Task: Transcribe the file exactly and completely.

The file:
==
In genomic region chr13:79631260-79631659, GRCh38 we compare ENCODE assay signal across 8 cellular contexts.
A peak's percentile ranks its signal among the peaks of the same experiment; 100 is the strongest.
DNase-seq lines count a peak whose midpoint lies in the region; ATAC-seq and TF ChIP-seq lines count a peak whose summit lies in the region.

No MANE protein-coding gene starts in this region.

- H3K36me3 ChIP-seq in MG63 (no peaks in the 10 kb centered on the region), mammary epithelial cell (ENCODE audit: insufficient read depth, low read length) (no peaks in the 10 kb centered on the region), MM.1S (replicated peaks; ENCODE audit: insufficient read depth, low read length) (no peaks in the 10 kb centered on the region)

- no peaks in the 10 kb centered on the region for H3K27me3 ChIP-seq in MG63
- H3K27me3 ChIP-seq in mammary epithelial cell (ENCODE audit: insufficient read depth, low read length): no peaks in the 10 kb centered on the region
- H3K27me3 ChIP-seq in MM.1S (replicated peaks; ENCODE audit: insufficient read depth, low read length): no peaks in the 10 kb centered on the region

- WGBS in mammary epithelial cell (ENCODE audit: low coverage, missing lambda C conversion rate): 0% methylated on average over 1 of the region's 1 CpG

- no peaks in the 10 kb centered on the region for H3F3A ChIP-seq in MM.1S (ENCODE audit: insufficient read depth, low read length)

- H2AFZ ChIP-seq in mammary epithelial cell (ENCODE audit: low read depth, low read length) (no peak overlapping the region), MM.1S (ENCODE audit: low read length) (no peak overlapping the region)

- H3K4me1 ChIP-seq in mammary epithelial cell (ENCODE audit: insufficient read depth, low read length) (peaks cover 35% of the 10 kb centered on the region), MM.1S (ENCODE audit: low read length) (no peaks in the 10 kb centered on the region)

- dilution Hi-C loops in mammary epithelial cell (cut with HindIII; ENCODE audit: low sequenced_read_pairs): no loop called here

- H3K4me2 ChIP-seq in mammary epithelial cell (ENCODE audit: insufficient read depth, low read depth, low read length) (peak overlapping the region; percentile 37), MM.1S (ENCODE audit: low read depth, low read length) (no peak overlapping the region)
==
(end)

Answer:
In genomic region chr13:79631260-79631659, GRCh38 we compare ENCODE assay signal across 8 cellular contexts.
A peak's percentile ranks its signal among the peaks of the same experiment; 100 is the strongest.
DNase-seq lines count a peak whose midpoint lies in the region; ATAC-seq and TF ChIP-seq lines count a peak whose summit lies in the region.

No MANE protein-coding gene starts in this region.

- H3K36me3 ChIP-seq in MG63 (no peaks in the 10 kb centered on the region), mammary epithelial cell (ENCODE audit: insufficient read depth, low read length) (no peaks in the 10 kb centered on the region), MM.1S (replicated peaks; ENCODE audit: insufficient read depth, low read length) (no peaks in the 10 kb centered on the region)

- no peaks in the 10 kb centered on the region for H3K27me3 ChIP-seq in MG63
- H3K27me3 ChIP-seq in mammary epithelial cell (ENCODE audit: insufficient read depth, low read length): no peaks in the 10 kb centered on the region
- H3K27me3 ChIP-seq in MM.1S (replicated peaks; ENCODE audit: insufficient read depth, low read length): no peaks in the 10 kb centered on the region

- WGBS in mammary epithelial cell (ENCODE audit: low coverage, missing lambda C conversion rate): 0% methylated on average over 1 of the region's 1 CpG

- no peaks in the 10 kb centered on the region for H3F3A ChIP-seq in MM.1S (ENCODE audit: insufficient read depth, low read length)

- H2AFZ ChIP-seq in mammary epithelial cell (ENCODE audit: low read depth, low read length) (no peak overlapping the region), MM.1S (ENCODE audit: low read length) (no peak overlapping the region)

- H3K4me1 ChIP-seq in mammary epithelial cell (ENCODE audit: insufficient read depth, low read length) (peaks cover 35% of the 10 kb centered on the region), MM.1S (ENCODE audit: low read length) (no peaks in the 10 kb centered on the region)

- dilution Hi-C loops in mammary epithelial cell (cut with HindIII; ENCODE audit: low sequenced_read_pairs): no loop called here

- H3K4me2 ChIP-seq in mammary epithelial cell (ENCODE audit: insufficient read depth, low read depth, low read length) (peak overlapping the region; percentile 37), MM.1S (ENCODE audit: low read depth, low read length) (no peak overlapping the region)